A Child’s Dream: The Dome Zero

The Dome Zero (silver) and the Dome Zero P2 test cars (red and green respectively). Photo © CarDesignNews.com

The 1970’s was an interesting time for Japan…

Japan was becoming a hotbed for industry in many sectors, including steel manufacturing, electronics, and of course, automotive manufacturing. Several manufacturers including Nissan, Toyota, Honda, and Mazda were engaged in an arms race to build fun and affordable sports cars for export markets. Starting in the late ’60s, drivers here in the USA saw the introduction of the Nissan 240Z, an affordable and reliable offering with the classic European styling cues that relay the hallmarks of a proper sports car.

Motorsport of course was no exception. Cars like the legendary Toyota 2000GT and Datsun 240Z were picked up by notable teams like Shelby Racing and Brock Racing Enterprises and raced with varying degrees of success. In Japan, several home-grown outfits also began racing their own cars. Dome is one of these outfits.

The Birth of a Dream

The Dome Zero Prototype, featured on a product card. Photo © Road and Track

In 1975, Kabushiki Gaisha Dōmu, or “Dome” was founded by Minoru Hayashi with the purpose of building race cars. With its name meaning “A Child’s Dream,” it was the dream Hayashi to compete on the world’s stage of motorsports. However, these ambitions changed a short while after the company was founded. Disillusioned with the progress of their race car construction program, Dome pivoted towards producing their own sports cars. It was here that the Dome Zero was conceived.

For many people (including myself), the Dome Zero was an enigmatic sports car you could drive in Gran Turismo 4; a game I clearly spent too many hours playing and going as fast as possible down the Corkscrew at Laguna Seca. It featured styling that made the DeLorean in Back to the Future ­look like a cheap kit car with its razor-sharp lines and wrap-around canopy. Powering this dream car was the venerable Nissan L28 Inline-6 making 145hp and mated to a 5-Speed manual transaxle. What the engine lacked in power, the car more than made up for it with responsive handling and a futuristic, lightweight fiberglass body that would make Colin Chapman smile.

The resemblance between the Dome Zero Prototype and other notable wedge designs like the 1979 Lotus Esprit is uncanny. The ’70s were an interesting time for Car Design. Photo © CarDesignNews.com

Dome followed an absolutely grueling schedule to bring the car to fruition in time for the 1978 Geneva Auto Show. However, when it debuted it became one of the show’s most popular cars, with showgoers immediately placing orders for the new Japanese wondercar that was shorter than the Ford GT40. In addition to this, the company’s coffers were kept flush with cash thanks to licensing agreements with toy companies to produce models of the razor-turned-sports car.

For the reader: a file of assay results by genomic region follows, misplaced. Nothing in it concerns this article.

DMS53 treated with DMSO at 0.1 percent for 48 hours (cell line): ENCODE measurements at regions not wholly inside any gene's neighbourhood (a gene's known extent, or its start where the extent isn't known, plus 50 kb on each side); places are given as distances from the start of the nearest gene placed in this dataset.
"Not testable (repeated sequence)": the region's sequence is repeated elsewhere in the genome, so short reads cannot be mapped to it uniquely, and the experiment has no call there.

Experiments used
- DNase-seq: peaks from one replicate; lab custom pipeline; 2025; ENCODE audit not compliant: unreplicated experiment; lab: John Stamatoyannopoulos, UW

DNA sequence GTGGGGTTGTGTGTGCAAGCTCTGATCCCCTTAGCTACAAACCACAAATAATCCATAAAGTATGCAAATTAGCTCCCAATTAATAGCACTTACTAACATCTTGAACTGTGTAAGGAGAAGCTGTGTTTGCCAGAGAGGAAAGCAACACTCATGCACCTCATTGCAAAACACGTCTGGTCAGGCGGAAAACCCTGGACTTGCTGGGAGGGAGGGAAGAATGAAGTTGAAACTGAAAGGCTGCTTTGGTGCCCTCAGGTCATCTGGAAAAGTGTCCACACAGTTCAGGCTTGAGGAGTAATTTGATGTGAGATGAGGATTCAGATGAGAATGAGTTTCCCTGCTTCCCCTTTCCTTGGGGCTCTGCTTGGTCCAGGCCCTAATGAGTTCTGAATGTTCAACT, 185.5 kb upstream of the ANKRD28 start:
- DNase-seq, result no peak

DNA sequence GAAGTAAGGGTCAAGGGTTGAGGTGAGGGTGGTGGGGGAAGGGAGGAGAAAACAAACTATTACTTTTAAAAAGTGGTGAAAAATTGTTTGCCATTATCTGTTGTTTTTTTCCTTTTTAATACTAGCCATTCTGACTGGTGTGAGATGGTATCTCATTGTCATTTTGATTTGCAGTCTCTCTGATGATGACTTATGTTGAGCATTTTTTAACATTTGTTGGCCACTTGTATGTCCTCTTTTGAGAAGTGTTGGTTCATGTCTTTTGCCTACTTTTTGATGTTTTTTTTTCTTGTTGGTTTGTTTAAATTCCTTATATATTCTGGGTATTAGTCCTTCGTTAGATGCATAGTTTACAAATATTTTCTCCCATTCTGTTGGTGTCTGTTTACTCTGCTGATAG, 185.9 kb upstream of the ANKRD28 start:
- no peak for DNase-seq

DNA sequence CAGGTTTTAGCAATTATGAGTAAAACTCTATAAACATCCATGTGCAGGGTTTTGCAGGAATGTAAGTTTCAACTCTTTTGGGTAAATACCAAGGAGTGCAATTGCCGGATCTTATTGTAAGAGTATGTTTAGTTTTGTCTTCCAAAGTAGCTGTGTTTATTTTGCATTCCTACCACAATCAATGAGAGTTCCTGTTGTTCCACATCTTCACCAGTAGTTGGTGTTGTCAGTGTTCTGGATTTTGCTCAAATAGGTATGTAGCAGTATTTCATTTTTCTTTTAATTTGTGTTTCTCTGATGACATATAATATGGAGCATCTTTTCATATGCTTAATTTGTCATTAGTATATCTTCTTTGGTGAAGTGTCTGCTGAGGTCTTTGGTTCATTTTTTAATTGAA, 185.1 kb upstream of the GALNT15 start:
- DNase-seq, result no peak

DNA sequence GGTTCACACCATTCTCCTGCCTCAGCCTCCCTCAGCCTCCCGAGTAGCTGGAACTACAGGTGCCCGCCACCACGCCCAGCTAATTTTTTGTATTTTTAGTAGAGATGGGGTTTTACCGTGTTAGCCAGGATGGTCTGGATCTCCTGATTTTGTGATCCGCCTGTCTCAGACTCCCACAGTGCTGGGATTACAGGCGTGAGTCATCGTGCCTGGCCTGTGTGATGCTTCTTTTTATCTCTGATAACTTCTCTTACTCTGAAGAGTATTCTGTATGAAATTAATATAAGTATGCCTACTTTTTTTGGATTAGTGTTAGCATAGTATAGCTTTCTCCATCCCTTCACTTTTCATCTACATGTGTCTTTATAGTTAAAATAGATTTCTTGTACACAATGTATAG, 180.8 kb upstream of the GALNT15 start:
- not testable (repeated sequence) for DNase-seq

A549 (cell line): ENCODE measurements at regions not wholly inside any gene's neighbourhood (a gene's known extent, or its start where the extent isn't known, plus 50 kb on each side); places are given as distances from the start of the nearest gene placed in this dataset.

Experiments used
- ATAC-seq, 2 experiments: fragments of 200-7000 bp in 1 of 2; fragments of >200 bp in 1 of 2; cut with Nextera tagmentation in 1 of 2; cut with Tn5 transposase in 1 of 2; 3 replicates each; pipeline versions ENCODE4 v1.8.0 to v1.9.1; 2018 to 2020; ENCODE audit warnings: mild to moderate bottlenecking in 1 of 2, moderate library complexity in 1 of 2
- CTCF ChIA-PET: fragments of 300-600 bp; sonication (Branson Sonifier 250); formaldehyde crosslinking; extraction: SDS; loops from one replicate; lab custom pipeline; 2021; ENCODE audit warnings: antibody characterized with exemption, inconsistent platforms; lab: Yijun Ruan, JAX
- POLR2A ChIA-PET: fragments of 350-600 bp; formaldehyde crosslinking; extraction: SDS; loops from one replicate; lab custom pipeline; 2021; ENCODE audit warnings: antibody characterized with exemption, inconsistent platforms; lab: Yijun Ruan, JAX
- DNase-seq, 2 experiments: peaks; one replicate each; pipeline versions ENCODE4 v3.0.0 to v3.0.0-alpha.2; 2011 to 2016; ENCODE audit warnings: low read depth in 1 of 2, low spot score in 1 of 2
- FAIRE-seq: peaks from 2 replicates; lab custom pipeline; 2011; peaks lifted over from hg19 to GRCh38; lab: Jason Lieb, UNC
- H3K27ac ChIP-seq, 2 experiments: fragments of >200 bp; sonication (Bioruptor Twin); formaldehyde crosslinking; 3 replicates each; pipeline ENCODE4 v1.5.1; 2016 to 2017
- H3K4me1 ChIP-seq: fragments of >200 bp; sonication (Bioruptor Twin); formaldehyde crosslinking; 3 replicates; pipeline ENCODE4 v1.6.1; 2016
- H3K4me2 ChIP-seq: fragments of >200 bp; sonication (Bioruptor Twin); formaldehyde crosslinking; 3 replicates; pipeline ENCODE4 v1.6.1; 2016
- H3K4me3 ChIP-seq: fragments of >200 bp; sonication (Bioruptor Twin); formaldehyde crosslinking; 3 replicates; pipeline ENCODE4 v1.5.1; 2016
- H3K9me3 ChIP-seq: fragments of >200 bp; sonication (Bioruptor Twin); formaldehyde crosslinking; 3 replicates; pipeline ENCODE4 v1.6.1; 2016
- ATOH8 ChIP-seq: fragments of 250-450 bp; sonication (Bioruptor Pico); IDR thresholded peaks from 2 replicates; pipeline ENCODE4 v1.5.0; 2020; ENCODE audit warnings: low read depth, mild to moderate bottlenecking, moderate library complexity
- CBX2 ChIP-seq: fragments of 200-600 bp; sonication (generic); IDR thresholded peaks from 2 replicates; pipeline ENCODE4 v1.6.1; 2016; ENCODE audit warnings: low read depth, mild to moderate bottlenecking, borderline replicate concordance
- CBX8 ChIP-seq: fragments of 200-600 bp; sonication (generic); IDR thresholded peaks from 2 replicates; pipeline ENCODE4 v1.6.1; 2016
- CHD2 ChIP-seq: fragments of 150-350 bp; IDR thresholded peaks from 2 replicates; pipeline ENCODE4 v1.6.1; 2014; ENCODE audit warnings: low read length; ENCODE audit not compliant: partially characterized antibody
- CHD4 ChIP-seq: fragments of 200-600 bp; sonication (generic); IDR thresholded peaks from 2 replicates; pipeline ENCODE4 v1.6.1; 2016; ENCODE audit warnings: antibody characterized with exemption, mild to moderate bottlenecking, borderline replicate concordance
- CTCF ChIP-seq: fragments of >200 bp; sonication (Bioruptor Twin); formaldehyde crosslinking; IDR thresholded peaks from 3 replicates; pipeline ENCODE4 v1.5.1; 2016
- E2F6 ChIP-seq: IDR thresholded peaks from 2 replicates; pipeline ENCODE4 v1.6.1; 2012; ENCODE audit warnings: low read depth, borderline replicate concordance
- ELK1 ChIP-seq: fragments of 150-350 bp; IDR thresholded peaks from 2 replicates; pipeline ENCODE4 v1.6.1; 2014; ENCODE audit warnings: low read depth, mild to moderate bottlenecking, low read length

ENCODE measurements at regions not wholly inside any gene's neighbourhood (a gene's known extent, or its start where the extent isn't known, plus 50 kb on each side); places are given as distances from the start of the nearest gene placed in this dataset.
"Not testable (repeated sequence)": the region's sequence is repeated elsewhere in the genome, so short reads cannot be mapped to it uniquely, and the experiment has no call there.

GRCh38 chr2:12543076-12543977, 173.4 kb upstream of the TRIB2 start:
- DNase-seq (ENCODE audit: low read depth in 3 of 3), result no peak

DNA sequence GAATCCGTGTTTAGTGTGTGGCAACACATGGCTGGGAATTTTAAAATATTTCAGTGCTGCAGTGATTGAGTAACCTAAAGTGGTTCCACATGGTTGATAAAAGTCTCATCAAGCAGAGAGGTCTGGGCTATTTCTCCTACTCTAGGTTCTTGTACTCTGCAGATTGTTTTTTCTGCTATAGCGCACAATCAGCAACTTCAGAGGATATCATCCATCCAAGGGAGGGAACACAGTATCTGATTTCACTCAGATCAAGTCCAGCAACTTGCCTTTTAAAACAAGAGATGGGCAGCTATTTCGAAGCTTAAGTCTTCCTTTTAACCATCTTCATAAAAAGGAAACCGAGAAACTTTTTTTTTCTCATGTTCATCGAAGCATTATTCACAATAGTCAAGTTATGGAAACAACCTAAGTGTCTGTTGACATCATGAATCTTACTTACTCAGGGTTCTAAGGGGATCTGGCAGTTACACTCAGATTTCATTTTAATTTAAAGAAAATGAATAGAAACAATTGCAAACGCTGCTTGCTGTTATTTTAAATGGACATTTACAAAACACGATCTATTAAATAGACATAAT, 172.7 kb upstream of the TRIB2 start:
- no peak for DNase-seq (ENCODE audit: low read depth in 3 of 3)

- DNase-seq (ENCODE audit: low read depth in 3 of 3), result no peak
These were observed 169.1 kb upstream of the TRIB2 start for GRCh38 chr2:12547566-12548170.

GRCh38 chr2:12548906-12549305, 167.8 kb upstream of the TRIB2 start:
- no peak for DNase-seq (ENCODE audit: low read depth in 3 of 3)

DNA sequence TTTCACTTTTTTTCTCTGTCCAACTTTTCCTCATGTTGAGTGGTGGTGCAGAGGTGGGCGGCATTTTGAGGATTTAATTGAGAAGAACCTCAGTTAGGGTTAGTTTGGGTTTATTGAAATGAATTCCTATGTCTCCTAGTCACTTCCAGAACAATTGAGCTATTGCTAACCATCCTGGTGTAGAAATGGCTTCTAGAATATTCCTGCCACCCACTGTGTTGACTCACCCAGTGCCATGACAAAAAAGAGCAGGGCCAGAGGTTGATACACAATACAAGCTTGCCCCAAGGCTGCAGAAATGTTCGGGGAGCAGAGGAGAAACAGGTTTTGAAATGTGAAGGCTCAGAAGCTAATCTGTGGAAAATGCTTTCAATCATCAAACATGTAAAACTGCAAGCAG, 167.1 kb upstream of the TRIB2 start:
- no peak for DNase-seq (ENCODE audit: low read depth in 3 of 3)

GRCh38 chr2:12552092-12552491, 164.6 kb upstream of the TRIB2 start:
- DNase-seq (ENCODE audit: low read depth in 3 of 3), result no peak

A year later, the Dome Zero P2 was created for the American auto show circuit, with revised bumpers and pop-up headlights. This road-going door-stop was tested by several notable American automotive magazines, including Road & Track, who’s contributor Dennis Simanaitis described the car’s handling “as-though-on-rails variety.” Road & Track, however, would slam the Zero P2’s styling as “derivative”.

Road & Track Magazine tested the green Dome Zero P2, which was designed to be homologated for American highways. Photo © Road & Track.

Dome and their Zero seemed poised to reinvent the Japanese Sportscar and take the market by storm. So why is it that most of us have forgotten about this amazing car until 2004 when teenagers like me were whipping it around Trial Mountain in Gran Turismo 4?

The Two Strikes

A Magazine Scan of an article reviewing the red Dome Zero P2, which was designed for European markets.

Two things happened to the Dome Zero that put a kibosh on the production efforts. First, was the Japanese regulatory body for homologation rejecting the initial design of the Zero. The regulations at the time were very strict, and the original Zero prototype did not meet them due to various reasons. In order to try to get around these regulations, the Dome Zero P2 was designed for homologation in export markets in Europe and the United States. However, these new prototypes also failed to achieve homologation for those markets.